they don't believe that the companies will do the right thing, so i guess it's someone else's job, and we're all looking to the city to do it. >> supervisor mar: thank you. next speaker, please. >> hello. i'm leslie with housing rights committee, also here as an individual who's been evicted twice in two years by costa hawkins and russell flynn was the last major evictor who's flipping the apartments in order to get in higher paying tech employees. this is actually happening everywhere. cities across the world look to us to see what we're doing tangibly because we handle it first? germany is handling it because they're saying hey, google, you can't have your office here. we need to get bold here, this is serious. i'm going to back up jobs with
justice and s.f. rising and their call to tax them. but we have to do more. we have to stop speculation right now. to do this, we need you to fight for rent control, for vacancy control. we need you to do something about the housing issue, starting with stopping the sweeps. the city is the evictor every day over and over and over for these people, many who used to be tenants, 21%, actually, when you were born and raised here. so we ask that you take a bold step and do something because these i.p.o. winnings are wage theft. they're making money overall of our data. folks growing up right now don't even know what this is. we need to do something bold and take a giant leap forward. >> supervisor mar: thank you. next speaker. >> hi. my name is megan.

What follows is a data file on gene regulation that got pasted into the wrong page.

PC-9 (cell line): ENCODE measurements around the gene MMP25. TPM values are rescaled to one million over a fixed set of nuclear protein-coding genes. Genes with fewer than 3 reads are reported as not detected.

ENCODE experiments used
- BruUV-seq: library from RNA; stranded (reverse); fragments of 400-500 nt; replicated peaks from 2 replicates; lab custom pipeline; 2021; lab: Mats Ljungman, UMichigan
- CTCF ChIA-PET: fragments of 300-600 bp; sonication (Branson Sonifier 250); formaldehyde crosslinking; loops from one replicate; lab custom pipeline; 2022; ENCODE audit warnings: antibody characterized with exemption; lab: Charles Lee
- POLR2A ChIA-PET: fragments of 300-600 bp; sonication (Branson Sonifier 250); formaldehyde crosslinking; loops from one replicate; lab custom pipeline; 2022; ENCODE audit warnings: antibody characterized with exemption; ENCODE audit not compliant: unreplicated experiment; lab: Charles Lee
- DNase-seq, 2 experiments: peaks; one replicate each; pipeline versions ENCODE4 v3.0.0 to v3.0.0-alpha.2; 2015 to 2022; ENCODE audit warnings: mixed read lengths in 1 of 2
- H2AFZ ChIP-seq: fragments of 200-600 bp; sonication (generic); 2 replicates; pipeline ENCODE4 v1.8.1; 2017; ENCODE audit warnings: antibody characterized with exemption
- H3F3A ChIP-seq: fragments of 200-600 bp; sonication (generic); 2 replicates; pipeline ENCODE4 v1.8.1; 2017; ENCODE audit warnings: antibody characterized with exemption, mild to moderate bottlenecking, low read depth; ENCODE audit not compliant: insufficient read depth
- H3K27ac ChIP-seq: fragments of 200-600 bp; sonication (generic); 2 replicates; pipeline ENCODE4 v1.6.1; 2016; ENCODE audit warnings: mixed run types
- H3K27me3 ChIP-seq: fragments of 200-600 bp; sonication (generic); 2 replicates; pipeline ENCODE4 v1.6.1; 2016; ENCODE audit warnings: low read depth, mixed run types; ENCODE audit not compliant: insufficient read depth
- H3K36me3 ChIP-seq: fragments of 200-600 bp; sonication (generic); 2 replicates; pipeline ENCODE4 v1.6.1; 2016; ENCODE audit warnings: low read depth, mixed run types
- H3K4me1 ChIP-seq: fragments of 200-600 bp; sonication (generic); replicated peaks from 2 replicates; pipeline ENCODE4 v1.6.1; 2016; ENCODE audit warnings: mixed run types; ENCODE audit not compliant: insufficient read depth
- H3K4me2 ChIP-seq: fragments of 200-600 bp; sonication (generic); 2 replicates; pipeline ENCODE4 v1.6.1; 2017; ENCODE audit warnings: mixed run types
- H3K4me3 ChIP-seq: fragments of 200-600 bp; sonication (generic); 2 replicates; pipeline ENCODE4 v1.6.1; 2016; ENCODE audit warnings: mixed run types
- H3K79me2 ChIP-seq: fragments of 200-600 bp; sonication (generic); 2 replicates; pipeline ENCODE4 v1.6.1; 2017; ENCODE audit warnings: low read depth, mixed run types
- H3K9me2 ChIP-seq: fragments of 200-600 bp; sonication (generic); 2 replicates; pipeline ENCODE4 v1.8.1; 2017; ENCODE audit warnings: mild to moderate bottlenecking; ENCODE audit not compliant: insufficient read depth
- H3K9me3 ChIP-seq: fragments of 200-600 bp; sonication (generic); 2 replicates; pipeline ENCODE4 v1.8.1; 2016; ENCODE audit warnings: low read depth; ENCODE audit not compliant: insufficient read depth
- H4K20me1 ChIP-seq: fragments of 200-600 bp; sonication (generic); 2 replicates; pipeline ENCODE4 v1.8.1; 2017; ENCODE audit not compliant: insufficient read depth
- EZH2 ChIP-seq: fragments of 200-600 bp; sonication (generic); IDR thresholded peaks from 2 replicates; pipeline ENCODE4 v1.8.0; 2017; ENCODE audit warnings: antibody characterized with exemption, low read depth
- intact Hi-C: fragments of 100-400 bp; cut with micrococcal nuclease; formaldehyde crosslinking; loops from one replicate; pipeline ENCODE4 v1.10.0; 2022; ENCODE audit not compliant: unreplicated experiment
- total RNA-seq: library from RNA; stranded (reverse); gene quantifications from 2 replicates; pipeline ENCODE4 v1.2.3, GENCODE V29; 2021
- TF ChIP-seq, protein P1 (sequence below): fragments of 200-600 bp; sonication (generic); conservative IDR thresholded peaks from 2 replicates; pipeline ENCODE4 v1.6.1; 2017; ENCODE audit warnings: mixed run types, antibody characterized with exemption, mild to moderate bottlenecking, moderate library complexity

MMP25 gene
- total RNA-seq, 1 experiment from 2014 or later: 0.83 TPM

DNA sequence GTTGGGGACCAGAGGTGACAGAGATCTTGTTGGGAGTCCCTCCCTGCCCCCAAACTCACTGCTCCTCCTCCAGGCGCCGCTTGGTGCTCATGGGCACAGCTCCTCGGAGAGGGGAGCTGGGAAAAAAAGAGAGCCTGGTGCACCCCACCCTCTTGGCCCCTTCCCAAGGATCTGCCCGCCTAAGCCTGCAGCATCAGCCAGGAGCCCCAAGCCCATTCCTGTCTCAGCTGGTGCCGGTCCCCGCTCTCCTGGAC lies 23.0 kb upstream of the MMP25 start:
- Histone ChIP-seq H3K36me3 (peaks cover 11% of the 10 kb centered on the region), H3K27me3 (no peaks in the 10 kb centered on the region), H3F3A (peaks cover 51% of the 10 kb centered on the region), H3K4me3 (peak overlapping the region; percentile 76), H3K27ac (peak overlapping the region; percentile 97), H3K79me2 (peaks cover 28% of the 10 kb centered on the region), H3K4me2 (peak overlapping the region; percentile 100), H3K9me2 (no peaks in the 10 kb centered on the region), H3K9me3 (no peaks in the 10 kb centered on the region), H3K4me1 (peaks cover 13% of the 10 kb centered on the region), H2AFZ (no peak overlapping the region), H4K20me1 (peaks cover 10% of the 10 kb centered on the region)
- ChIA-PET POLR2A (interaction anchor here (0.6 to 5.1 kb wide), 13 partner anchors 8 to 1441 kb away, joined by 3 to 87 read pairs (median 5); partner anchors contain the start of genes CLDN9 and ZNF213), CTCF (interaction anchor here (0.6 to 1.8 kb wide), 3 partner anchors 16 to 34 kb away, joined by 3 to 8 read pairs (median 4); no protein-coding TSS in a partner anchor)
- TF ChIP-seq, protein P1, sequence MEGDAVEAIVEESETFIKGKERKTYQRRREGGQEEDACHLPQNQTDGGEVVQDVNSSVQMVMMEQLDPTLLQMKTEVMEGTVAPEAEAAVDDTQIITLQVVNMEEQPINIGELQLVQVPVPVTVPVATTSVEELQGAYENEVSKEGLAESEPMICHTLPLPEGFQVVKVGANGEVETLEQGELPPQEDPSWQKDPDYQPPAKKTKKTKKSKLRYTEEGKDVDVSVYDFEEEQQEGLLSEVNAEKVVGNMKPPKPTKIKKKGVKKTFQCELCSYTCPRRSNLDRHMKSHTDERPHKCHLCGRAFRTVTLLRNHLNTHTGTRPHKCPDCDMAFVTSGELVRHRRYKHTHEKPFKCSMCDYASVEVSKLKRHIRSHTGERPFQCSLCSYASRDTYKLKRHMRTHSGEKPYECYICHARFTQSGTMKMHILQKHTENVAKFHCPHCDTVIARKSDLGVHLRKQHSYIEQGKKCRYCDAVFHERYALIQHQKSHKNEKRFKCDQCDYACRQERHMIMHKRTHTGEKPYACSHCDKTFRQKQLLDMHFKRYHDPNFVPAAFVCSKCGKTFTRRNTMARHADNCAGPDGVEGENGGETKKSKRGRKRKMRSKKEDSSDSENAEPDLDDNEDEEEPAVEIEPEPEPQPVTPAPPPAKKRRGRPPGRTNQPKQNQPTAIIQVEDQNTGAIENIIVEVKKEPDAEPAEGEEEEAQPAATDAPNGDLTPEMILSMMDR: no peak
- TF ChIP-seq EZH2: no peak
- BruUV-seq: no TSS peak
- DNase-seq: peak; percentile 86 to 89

as we all know, we have a housing crisis here in san francisco. last week, the atlantic reported that -- more than 50% of properties purchased in san franciscos are purchased by -- san francisco are purchased by tech employees. two of the companies going public, lyft and uber, have never turned a profit. uber is valued at $120 billion. [inaudible] >> even outside of the social yo economic impact of these i.p.o.s, stress is being placed on the city because of them. when pinterest went public,
they landed at the bar at 10:00 a.m. it was complete chaos, i was told. the lack of completely responsibility impacts all of us who are not earning tech incomes. there should be a degree of response based on multibillion dollar corporations that go public and launch in the city. let's work towards addressing the rampant inequality that exist exists in san francisco. thank you. >> supervisor mar: thank you. next speaker. >> i'm here to share my story of the effects that the income inequality has had on myself and my peers. last year, i was homeless and it was because rent was too high. and as a student that's going to school full-time as well, i couldn't afford to live
anywhere here in the san francisco in the bay area. i couldn't move in with my parents because they're not here in the bay area. the experiences that i've had have been awful because if we're living in one of the richest cities, it's astonishing to me that there's not enough services for people that are placing displacement, facing all of these challenges by the injustices -- housing injustices we face here. i was looking at hearts at ccsf, and there i saw firsthand how my peers were suffering because they didn't have a place to live, couldn't afford a place to live. a lot of them were living in shelters. now i'm at causa justa, and
landlords are converting their apartments for techies that will pay more rent. all the money that's being flushed in is only going to increase our rent, is only going to make the lives of people living here harder, and people are going to get d displaced. it's obvious that more demand for housing and a population that's willing to pay more is going to increase the rents, so i'm asking you to please -- >> supervisor mar: thank you. thank you so much. next speaker, please. >> hello. my name is tom hartford, and i'm here to speak for some of my members who are unable to live in the city that we